While still delicious and enjoyed by all, my meatballs were a bit more mushy than I had anticipated. I substituted sweet potatoes for regular potatoes but I don’t think that changed much. I am not sure if I underbaked them, or overcooked the veggies beforehand. My only exposure to koftas in restos have been heavy and dense fried balls, that I figure are filled with ground nuts and coconut. These are veggie-based and lighter. Rob assured me he’s had kofta like these before. I also used my food processor for the sauce, but since we used cashews as the creamy portion, next time I would use my Vitamix for a smoother consistency. I just didn’t want to dirty yet another container at that moment. Soaking the cashews could also help, so I added that into the directions.
Have you heard?
Rob stalks grocery stores once a year for it. Now they’ve arrived.
It is mango season. Not just any mango, though.
Alphonso mangoes have touched down from India. Thankfully, before our move away from Little India.
We picked up a case of nice Ataulfo mangoes last week because we weren’t sure when the Alphonsos would arrive. Lucky for us, it wasn’t long before they began popping up in Little India. On Thursday, they had a new shipment. By the end of the day, there were only 2 cases left. They are flying like hotcakes!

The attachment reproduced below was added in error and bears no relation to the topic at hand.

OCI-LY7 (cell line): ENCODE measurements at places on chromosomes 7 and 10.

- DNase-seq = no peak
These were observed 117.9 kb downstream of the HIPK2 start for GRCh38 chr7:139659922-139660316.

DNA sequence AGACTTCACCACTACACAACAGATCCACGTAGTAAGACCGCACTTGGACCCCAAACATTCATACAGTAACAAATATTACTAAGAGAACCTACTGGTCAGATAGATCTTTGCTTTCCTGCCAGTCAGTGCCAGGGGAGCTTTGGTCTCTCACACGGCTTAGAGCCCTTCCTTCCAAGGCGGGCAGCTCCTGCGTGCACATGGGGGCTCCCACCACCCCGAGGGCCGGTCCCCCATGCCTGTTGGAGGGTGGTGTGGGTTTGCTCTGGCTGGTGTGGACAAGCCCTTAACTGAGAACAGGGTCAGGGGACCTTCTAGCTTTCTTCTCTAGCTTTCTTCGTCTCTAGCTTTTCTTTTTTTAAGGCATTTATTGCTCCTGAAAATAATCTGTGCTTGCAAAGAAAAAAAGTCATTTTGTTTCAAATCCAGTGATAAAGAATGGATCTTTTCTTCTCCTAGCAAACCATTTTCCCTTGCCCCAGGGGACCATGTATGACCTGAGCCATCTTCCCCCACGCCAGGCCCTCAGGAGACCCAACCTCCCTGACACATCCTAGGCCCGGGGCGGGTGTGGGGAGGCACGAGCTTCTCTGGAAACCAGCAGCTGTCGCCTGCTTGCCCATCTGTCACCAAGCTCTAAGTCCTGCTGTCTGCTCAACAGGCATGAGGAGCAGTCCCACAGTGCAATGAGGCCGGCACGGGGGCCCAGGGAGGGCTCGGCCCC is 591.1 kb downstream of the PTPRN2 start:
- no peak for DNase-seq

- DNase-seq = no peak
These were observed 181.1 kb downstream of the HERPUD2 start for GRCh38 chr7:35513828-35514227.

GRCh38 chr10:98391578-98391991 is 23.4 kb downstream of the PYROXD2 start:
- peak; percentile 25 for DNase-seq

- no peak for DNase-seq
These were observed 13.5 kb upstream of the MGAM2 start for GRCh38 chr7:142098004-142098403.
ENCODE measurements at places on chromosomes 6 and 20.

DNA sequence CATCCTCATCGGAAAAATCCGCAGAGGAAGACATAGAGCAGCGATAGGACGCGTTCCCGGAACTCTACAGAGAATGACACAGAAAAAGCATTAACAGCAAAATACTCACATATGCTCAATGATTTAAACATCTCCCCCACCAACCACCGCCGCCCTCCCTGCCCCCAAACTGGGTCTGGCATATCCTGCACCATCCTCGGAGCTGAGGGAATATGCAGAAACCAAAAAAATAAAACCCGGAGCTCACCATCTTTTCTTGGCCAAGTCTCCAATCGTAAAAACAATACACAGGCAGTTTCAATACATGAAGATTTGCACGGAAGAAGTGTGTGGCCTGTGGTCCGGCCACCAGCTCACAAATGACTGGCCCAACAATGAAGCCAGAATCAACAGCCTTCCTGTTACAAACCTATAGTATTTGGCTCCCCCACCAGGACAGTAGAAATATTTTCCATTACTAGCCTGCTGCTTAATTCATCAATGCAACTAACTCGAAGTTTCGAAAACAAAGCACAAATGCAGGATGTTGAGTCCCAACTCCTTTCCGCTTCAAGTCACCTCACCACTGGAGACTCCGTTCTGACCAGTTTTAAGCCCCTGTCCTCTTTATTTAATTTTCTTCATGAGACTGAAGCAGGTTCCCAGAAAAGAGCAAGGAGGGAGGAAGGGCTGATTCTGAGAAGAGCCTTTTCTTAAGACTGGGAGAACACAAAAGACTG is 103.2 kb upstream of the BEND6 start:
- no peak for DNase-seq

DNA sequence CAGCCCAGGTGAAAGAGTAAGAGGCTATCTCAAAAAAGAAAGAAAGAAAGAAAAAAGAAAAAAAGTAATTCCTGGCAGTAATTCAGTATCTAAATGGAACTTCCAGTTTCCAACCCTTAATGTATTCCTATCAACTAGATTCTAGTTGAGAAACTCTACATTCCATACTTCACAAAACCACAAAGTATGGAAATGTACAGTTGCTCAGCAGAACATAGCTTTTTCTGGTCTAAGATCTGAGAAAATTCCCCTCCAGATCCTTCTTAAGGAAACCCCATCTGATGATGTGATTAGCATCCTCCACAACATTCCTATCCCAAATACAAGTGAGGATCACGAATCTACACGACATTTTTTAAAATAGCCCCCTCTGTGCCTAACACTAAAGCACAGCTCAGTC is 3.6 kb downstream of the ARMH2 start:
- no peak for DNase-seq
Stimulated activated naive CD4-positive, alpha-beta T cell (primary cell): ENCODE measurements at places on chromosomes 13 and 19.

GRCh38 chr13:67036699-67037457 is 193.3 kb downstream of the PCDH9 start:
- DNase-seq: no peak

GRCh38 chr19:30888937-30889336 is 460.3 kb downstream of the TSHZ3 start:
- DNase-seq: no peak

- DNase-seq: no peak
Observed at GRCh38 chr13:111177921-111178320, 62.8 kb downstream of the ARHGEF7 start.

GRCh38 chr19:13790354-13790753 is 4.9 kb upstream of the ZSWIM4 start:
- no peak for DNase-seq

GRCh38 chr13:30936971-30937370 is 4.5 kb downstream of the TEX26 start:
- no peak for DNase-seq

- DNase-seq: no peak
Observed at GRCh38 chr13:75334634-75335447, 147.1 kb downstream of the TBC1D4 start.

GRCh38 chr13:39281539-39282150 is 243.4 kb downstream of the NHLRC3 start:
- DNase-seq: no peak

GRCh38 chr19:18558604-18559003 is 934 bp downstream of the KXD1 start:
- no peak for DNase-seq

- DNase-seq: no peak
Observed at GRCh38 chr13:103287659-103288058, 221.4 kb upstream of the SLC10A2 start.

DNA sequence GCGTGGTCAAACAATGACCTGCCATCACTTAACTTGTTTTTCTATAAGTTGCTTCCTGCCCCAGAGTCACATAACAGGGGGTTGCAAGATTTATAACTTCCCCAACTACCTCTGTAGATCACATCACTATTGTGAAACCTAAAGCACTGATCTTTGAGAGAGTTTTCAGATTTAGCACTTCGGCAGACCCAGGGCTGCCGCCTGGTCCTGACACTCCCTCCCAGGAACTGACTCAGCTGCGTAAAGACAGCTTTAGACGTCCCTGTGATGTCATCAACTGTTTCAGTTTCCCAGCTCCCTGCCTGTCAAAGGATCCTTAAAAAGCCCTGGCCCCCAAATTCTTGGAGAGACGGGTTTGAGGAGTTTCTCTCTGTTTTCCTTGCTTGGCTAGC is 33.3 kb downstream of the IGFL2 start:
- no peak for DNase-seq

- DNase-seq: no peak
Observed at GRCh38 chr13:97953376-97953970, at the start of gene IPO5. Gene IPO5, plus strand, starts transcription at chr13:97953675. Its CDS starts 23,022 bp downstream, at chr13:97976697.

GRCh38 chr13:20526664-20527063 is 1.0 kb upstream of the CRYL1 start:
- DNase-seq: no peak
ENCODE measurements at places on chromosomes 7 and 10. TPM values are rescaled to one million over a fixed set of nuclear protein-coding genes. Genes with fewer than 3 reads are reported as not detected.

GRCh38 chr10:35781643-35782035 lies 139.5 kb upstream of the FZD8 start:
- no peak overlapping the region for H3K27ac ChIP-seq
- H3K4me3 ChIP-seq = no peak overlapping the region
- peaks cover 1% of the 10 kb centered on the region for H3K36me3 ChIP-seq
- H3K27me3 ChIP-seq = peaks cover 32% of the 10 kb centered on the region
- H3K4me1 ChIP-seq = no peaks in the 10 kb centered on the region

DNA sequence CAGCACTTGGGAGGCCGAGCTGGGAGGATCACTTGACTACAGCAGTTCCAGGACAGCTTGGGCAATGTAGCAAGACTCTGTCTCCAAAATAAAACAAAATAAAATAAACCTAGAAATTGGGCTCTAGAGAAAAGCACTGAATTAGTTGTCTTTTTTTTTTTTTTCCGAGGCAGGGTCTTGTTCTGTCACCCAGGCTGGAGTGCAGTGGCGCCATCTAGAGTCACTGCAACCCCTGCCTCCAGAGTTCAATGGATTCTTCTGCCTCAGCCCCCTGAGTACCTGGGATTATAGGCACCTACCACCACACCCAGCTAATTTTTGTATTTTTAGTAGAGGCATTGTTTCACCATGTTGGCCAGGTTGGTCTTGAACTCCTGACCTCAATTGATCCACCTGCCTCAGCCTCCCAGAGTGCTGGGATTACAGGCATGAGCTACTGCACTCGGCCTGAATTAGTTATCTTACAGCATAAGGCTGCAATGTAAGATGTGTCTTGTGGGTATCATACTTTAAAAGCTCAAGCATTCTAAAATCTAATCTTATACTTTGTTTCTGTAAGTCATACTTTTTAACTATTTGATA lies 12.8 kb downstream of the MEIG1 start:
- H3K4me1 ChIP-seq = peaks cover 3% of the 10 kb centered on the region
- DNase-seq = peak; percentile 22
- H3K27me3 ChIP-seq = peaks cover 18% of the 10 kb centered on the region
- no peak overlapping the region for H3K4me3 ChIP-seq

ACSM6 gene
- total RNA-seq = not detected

For the last two years, Rob and I have trekked out to buy these sweet and creamy mangoes. This is the first year it isn’t such a trek to locate them. We’ve made many mango dishes, both sweet and savoury, and now we’ve added another favourite to the list: this fabulous mango curry from 660 Curries which Iyer titled Cumin-Scented Pigeon Peas with Mango.
This curry follows the key steps of toasting and grinding spices, simmering the dal with different flavours and tempering another set of spices in oil that are added in at the end. But first, you need to make your own garam masala. Trust me on this. I know you have garam masala already lurking in your spice rack. This garam masala is different: it has sesame seeds, peanuts and coconut. We decreased the chilis and it was fragrant and savoury without unnecessary heat. For those who don’t want more spice blends, the recipe below is exactly for one recipe, but you will want to make more once you get a whiff of the final blend. We wished we had made more, so don’t follow in our footsteps.